Paratrooper memorial unveiled in Normandy
June 11, 2014
- Army.mil: D-Day
- VIDEO: Return to Normandy; the story of Jim "Pee Wee" Martin, Jim "Pee Wee" Martin, who jumped into Normandy on D-Day
- STAND-TO!: D-Day Invasion: 70th Anniversary
- VIDEO: Experience a jump with a U.S. Army paratrooper
- Army.mil: Europe News
- 93-year-old D-Day vet jumps again in Normandy
- French families adopt 1st Inf. Div. Soldiers for an evening
- D-Day paratrooper shares experiences with former Waffen-SS soldier
- 'Big Red One' Soldiers participate in Carentan memorial dedication
- U.S., French honor American D-Day hero
- 'Big Red One' commemorates D-Day at Omaha Beach
- Army News Service
SAINTE-MÈRE-ÉGLISE, France (Army News Service, June 11, 2014) -- Barely past midnight, in the first moments of June 6, 1944, hundreds of aircraft carrying some 24,000 British and American paratroopers filled the sky over France's northern coast.
The elite Soldiers were the first boots on the ground for the invasion forces, and the "tip of the spear" in the liberation of France.
Exposed to fire from the ground during descent, and often dropped miles away from the intended target, the airborne units also incurred scarring casualties in their operation, just within the first hours.
Carrying two parachutes in its city coat of arms, Sainte-Mère-Église still remembers the sacrifices of those who came to its rescue. Recently, municipality officials added a new monument to its town center, memorializing the men who lost their lives in the fight for their freedom.
Covered in an olive-drab parachute, the memorial stood veiled during the 70th D-Day anniversary celebrations until Maj. Gen. James C. McConville, commander of the 101st Airborne Division (Air Assault) and Maj. Gen. John W. Nicholson Jr., commander of the 82nd Airborne Division, unveiled the memorial stone, June 8.
Displaying the unit crests of the U.S., British and French Airborne units, followed by casualty statistics, the monument was designed to serve as a lasting reminder of the human cost of the battle, officials said.
"We chose to engrave the casualties on this monument because (the numbers) illustrate the amount of courage of these Allied Soldiers," said Maurice Renaud, son of the wartime mayor and president of the Friends of American Veterans in Sainte-Mère-Église. "It is more than a slab of granite etched with military insignias and numbers of killed and wounded Soldiers. It is a reaffirmation of a promise, and that promise is simple: We will never forget."
The idea for the monument, Renaud said, came from an airborne veteran, Retired Col. Keith Nightingale, who served two tours in Vietnam with Airborne and Ranger units.
"Sainte-Mère-Église is the Gettysburg battlefield for the American Airborne troops," Nightingale said. "There is no other place they have been that has the same significance. If they hadn't succeeded (here), the outcome of the Normandy campaign, particularly in this part, may have been markedly different."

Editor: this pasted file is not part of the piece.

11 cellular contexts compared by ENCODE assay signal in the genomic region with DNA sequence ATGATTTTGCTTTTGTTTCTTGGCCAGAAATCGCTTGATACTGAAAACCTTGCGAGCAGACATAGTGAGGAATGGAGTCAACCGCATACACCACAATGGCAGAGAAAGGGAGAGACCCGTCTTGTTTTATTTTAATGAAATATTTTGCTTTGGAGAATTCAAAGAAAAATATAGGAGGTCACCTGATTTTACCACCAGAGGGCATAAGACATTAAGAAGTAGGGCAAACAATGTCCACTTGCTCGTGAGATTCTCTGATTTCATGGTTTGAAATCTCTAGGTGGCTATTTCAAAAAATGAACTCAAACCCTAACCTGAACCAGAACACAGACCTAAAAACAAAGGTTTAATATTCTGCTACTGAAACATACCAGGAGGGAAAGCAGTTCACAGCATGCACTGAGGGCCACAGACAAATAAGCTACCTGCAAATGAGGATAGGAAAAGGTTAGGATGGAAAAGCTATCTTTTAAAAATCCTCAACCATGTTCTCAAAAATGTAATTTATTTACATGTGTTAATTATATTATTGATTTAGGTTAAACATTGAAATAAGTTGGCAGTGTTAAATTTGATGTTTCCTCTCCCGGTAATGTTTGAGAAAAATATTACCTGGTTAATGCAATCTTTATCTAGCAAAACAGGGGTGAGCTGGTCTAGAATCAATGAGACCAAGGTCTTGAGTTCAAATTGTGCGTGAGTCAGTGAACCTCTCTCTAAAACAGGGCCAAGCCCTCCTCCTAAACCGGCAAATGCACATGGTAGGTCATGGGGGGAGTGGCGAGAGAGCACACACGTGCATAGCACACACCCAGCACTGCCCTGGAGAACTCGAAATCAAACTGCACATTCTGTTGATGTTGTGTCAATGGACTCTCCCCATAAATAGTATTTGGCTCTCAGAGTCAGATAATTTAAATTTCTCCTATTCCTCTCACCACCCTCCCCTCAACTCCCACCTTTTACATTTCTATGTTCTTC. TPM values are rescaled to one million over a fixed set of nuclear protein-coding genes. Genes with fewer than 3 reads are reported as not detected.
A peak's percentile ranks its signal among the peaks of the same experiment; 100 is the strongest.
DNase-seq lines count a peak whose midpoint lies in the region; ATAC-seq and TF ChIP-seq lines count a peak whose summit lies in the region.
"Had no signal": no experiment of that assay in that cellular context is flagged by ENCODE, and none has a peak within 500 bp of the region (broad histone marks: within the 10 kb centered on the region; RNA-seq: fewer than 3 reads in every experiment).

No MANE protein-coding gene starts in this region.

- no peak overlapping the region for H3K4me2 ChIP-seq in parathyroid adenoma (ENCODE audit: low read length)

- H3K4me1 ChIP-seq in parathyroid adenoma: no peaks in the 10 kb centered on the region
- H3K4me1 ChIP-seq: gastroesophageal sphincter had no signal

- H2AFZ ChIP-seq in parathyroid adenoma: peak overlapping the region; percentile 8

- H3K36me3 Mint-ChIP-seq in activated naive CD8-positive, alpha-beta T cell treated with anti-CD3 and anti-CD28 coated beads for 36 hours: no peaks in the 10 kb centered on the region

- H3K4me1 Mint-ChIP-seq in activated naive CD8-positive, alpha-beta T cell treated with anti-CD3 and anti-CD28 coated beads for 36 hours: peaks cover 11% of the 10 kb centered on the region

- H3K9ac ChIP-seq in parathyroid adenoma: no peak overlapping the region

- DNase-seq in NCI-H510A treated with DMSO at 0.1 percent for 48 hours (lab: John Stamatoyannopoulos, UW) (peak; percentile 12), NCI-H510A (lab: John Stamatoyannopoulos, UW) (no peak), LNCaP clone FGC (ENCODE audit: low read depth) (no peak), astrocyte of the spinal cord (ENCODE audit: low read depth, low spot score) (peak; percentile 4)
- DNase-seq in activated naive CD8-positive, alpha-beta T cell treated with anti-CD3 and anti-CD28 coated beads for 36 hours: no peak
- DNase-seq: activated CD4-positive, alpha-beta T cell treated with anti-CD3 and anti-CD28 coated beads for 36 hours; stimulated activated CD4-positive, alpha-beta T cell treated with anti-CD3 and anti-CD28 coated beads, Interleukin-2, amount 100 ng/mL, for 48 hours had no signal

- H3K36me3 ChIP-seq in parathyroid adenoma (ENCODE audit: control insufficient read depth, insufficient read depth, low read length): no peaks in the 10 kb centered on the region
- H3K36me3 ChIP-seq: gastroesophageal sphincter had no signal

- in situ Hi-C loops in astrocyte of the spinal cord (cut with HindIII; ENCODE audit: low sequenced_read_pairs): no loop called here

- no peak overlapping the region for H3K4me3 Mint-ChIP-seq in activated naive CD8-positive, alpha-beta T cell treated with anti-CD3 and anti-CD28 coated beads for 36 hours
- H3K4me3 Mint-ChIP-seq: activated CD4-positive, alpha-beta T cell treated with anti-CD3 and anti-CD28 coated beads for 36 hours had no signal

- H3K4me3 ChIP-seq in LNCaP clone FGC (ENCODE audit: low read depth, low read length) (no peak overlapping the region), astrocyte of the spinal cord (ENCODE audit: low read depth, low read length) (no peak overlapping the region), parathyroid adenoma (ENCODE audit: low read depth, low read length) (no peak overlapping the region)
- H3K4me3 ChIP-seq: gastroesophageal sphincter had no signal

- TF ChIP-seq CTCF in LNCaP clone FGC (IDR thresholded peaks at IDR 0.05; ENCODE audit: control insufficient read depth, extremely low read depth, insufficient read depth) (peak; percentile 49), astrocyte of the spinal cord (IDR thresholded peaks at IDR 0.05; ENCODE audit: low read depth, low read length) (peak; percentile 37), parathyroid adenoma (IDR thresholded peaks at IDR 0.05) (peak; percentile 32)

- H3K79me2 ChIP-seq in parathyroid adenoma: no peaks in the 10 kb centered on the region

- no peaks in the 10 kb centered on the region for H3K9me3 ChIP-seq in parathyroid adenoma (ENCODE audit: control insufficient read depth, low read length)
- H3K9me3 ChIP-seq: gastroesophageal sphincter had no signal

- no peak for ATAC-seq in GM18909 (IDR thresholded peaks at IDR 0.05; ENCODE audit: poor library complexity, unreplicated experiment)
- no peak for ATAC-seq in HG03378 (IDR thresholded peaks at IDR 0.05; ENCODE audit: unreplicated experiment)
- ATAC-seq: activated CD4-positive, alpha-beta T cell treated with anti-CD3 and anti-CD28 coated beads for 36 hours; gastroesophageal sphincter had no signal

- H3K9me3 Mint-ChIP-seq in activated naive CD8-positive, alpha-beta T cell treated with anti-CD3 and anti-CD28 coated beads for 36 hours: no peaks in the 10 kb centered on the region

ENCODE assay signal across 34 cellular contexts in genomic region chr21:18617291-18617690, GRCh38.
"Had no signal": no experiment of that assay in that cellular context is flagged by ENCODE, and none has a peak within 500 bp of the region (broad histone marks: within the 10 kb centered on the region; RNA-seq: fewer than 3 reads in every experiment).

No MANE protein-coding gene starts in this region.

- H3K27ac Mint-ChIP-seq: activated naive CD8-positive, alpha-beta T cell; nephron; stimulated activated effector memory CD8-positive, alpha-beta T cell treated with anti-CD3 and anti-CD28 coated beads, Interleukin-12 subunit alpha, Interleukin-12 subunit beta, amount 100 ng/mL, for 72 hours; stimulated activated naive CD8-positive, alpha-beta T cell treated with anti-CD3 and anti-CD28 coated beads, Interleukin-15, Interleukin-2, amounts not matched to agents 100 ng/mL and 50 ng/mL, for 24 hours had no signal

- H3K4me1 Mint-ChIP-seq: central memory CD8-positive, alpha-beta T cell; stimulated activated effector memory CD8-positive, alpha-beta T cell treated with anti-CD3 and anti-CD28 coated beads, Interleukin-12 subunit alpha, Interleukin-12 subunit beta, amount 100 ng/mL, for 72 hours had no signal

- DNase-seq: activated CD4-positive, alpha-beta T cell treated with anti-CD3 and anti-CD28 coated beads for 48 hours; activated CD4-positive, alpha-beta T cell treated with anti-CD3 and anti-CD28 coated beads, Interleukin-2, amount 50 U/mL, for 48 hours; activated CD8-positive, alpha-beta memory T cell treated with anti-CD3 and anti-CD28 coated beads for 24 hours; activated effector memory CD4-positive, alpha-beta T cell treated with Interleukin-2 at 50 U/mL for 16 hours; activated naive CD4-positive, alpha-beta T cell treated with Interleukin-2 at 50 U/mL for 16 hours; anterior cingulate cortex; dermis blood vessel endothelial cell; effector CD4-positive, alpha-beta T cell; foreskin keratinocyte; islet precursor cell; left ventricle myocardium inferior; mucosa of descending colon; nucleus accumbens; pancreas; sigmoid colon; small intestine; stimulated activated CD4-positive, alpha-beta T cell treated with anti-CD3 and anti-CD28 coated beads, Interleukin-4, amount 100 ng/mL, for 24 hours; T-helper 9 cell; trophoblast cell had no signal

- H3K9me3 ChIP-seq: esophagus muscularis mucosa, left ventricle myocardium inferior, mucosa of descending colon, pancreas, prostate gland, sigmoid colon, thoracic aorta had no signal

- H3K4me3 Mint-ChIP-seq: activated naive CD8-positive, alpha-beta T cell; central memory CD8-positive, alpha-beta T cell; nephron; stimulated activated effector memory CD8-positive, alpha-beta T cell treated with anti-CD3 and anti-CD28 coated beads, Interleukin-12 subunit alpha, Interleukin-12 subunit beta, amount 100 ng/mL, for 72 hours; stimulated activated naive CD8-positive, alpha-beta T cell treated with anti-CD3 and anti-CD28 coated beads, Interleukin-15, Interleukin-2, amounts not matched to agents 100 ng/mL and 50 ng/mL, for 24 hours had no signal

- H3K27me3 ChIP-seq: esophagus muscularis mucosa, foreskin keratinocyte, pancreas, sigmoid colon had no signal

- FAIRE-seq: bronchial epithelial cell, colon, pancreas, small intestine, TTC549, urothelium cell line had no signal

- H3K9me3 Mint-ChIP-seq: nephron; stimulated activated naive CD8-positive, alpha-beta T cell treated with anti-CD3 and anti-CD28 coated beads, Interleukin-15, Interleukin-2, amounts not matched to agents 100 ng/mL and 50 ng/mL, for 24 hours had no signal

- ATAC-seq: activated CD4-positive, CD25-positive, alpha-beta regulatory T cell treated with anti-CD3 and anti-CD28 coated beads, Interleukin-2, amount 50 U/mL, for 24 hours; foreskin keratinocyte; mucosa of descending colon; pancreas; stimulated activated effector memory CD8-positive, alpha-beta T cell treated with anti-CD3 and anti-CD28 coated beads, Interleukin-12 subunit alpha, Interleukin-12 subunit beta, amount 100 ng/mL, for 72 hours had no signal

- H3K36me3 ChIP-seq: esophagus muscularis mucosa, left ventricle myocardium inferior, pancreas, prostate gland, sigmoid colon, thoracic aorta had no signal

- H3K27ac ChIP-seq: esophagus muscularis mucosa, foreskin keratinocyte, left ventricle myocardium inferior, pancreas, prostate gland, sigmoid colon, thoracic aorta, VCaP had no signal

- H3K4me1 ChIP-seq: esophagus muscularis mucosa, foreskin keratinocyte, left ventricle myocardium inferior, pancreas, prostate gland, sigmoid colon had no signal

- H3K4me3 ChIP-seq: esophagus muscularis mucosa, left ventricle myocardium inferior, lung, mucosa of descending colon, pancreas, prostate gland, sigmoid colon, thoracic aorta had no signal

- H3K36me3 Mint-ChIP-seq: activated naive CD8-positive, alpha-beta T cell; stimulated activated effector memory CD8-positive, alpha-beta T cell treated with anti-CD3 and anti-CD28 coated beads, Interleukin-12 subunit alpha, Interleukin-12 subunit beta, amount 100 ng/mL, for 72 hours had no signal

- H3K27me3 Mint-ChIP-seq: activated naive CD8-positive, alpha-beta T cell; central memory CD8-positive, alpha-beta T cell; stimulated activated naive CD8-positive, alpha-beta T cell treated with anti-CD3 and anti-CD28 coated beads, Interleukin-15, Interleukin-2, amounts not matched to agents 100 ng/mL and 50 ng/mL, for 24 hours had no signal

A long-time visitor to Normandy, Nightingale said he suggested that one thing that was missing in the town of Sainte-Mère Église.
"Each number on this statue has a name -- a name of a young Soldier that came here 70 years ago," he said. "Each had a family and a future he did not see. By their deaths, they gave all of us what we have and enjoy today. They are truly the one single family of Normandy."
In attendance during the ceremony were some of the men who survived the war, to include George Schenkle, a former corporal who landed near Hill 30, four kilometers outside of town, with E-Company of the 508th Infantry Regiment, 82nd Airborne Division.
"It was a cloudy sky and moonlight was coming through the clouds," Shenkle recalled. "We walked until we assembled to a larger group, since we were all pretty scattered and didn't know what to do. When we had enough people together, we received orders that aimed at sealing the peninsula, so we could take Cherbourg."
Overcoming the adversity and confusion of the nighttime landing, Shenkle's unit was instrumental in securing the town and connecting the landing beaches for a cohesive advance inland. Later in the war, Shenkle was wounded in the battle of the bulge and received a Purple Heart.
"Somebody had shot me across the shoulder," he recalled. "It knocked me down for a moment. I walked back to the aid station, was taken to the hospital in Birmingham, England, and it took me three months to get back to my unit."
Shenkle, who also traveled to Normandy to attend the 50th and 69th anniversaries, said the welcome by local families is overwhelmingly positive.
"It brings back memories," he said. "The people here make you feel very welcome and you don't get that everywhere. They are genuinely glad to see us and make us welcome."
While Shenkle said he sometimes resents all the praise heaped upon him as a survivor of the war, he said the monument is a good way to remember those who were lost during the fight.
"We lost a lot of good men, and it's good that people remember what they did and left here," he said.
"The day will come when none who fought in the battle will be around," Renaud said. "At some point after that, no one who has even a personal connection to the liberation will be here to speak as a firsthand witness. Today, with this monument, we immortalize the bravest of the brave, the paratroopers who paid for our freedom, our future, with their lives 70 years ago. The monument is dedicated to them. God bless the paratroopers."